Lauren was consistent in her emphasis on making real-world connections throughout the course.  Following her first science teaching experience in her placement classroom, she noted that she “…really liked how our investigation question connected to a real life scenario for the children as it related to their time in school” (Journal entry, 11.18.04l).  This emphasis continued in critique assignments from the science methods course, in which Lauren critiqued various science lessons in light of this criterion.  She sought to help students connect science concepts and knowledge to their lives in what she called a “meaningful and useful way” (Critique #1, 9.9.04), for example in explaining evaporation (Critique #1, 9.9.04) or air pressure (Critique #2, 10.17.04).  Yet, in during the interview after the methods course, in her critique of the pesticide use lesson, Lauren did not initially suggest any modifications related to this criterion.  After reading the scenario, though, she once again revisited the importance of making real-world connections.  She said:

I would probably like go into…like look at what would happen if those, I mean if you don't think those are important but then look how it would affect their lives in the long run.  I probably try to show them in a sense how everything is kind of important for like balance …in the world, I guess. (Lauren, interview, 1.26.05)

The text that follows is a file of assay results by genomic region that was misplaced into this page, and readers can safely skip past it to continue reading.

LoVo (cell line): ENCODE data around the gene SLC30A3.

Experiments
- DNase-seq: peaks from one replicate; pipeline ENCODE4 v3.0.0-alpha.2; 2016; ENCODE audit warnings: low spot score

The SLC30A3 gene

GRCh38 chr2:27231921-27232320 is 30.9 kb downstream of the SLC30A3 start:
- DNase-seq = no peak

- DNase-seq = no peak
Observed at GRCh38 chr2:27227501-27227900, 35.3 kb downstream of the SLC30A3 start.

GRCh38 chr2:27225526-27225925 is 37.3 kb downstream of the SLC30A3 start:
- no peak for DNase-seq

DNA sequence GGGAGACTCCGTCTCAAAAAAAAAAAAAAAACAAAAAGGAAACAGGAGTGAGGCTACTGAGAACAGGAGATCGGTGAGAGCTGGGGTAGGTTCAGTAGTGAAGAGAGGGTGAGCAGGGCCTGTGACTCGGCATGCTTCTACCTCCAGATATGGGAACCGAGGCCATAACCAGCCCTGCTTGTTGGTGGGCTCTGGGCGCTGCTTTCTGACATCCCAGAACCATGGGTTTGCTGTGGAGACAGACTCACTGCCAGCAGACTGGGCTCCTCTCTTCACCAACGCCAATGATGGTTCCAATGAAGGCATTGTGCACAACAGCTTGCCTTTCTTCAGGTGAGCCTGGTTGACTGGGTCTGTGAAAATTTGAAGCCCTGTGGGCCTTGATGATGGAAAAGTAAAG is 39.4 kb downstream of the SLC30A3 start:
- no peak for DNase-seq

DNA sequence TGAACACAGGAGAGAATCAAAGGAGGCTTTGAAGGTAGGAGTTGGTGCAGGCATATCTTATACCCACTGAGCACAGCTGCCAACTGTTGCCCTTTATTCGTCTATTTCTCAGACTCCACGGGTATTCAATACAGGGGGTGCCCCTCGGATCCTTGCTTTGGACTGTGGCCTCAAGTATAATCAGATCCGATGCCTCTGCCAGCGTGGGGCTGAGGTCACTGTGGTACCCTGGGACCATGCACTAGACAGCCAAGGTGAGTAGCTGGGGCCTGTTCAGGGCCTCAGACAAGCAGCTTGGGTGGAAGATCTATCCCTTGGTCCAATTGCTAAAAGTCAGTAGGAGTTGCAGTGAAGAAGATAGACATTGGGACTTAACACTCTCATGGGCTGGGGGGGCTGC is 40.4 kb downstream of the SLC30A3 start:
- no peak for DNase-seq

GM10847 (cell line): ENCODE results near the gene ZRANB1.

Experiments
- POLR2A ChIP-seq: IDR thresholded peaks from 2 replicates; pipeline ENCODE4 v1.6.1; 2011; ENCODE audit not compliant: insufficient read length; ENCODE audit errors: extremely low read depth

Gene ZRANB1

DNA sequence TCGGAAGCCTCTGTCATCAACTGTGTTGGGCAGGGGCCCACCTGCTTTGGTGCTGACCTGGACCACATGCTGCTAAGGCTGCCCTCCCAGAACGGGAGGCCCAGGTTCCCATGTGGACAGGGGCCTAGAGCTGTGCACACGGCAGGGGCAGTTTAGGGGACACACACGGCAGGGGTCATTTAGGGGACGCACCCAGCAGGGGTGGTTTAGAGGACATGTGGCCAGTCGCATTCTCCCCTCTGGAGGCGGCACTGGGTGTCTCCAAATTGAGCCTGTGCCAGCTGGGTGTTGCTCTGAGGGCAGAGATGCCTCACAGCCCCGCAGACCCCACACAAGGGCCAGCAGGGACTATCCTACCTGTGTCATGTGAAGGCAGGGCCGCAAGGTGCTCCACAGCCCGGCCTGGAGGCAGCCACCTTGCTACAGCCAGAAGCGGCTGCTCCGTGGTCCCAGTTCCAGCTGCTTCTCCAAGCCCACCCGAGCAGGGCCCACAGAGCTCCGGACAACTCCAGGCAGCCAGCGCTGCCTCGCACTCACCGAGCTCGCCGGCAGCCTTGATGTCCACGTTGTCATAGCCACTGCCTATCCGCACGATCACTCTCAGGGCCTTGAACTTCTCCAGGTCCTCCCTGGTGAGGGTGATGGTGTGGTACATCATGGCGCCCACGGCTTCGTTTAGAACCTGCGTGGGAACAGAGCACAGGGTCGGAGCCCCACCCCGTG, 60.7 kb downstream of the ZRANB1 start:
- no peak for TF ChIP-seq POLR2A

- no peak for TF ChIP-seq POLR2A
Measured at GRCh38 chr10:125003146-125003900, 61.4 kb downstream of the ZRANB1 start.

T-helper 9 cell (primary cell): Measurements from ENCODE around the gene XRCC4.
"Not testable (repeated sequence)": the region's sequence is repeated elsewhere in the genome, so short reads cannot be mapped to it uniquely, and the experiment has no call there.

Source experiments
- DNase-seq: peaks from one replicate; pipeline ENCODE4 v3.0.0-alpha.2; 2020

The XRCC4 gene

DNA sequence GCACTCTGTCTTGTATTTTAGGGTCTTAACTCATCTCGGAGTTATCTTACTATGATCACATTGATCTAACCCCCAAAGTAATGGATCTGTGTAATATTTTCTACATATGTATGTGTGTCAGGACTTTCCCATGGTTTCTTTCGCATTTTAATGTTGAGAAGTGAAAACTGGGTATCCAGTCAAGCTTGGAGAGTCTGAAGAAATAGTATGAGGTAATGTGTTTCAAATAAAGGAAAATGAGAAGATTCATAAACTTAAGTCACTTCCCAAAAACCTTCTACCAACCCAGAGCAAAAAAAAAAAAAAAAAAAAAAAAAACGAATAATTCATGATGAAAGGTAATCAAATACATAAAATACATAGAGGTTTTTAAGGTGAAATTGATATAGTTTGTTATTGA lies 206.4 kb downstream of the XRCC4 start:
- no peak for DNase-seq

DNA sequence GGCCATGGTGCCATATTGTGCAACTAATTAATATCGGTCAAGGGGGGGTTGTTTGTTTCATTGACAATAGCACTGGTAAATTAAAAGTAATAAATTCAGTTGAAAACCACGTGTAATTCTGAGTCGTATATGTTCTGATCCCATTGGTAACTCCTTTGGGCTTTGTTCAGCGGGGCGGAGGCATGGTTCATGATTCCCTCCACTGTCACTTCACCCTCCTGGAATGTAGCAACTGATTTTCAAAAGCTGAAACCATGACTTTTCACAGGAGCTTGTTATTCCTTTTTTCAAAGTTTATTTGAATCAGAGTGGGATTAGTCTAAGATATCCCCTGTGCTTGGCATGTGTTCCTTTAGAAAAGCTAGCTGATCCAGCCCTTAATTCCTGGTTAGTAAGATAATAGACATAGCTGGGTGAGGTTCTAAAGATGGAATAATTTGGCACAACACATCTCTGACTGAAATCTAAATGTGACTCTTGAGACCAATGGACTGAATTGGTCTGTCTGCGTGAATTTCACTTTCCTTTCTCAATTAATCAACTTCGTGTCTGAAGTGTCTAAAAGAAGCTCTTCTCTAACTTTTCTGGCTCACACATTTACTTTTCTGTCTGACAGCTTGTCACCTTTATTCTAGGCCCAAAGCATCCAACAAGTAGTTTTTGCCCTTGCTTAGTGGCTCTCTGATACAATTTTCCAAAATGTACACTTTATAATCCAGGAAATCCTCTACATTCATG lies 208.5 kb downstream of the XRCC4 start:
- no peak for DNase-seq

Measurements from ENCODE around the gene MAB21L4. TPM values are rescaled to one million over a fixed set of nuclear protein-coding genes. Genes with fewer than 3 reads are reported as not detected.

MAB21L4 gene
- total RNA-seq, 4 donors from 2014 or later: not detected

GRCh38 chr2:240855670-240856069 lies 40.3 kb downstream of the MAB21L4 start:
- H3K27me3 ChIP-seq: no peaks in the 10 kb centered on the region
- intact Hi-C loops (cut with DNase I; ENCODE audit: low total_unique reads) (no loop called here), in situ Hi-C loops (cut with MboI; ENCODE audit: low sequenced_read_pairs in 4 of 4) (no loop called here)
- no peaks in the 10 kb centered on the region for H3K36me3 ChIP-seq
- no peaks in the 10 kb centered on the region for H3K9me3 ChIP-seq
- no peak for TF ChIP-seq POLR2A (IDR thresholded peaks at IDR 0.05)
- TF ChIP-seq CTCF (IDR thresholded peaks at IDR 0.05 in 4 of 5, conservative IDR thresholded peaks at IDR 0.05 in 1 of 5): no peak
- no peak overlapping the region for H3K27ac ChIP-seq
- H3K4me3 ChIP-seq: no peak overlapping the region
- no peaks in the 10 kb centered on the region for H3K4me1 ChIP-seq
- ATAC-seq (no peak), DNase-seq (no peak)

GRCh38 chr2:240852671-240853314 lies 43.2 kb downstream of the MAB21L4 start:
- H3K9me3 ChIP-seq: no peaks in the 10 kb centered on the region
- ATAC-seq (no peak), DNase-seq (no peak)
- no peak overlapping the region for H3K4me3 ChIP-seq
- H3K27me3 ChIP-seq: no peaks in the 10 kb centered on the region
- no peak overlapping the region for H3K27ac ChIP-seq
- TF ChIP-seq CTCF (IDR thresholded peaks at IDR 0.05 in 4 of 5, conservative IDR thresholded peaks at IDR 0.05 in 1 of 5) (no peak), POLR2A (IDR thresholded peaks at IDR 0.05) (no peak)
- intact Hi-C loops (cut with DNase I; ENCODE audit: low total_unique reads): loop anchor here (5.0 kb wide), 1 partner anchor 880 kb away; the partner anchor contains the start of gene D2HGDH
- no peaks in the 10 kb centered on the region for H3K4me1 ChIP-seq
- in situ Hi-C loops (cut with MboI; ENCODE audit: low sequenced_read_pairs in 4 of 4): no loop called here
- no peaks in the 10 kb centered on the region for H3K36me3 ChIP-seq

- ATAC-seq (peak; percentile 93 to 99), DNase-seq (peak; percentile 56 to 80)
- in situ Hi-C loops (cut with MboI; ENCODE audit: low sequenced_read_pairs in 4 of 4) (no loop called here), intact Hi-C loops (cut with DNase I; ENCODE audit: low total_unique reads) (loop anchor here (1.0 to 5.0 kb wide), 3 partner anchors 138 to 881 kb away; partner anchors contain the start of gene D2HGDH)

Amy, on the other hand, emphasized this criterion of making connections to the real-world far less during the course.  She did not account for the this relation to students’ lived experience at all until the final critique activity of the semester in which she noted the lesson she critiqued “has real world applications and it answers the question “so what?”.  Why does this matter to them?  That is critical!” (Amy, Critique #5, 12.14.04).  Despite the relative lack of emphasis in her coursework on applications to students’ experiences, Amy strongly emphasized it in her critique of the pesticide lesson.  For example, she saw this connection as a motivating context for introducing the lesson.

the motivation I would probably use is how many of you have to wash your fruit and vegetables before you eat them so that they knew, then they'll like oh well, you know my mom always says don't eat it before you, you know.  Well we're going to pretend that we are such and such and we're going to see what happens if we decide not to wash the fruit or to eat something that has eaten something that has not been washed or whatever…and what it is that actually makes us sick if we don't wash whatever. (Amy, interview, 2.9.05)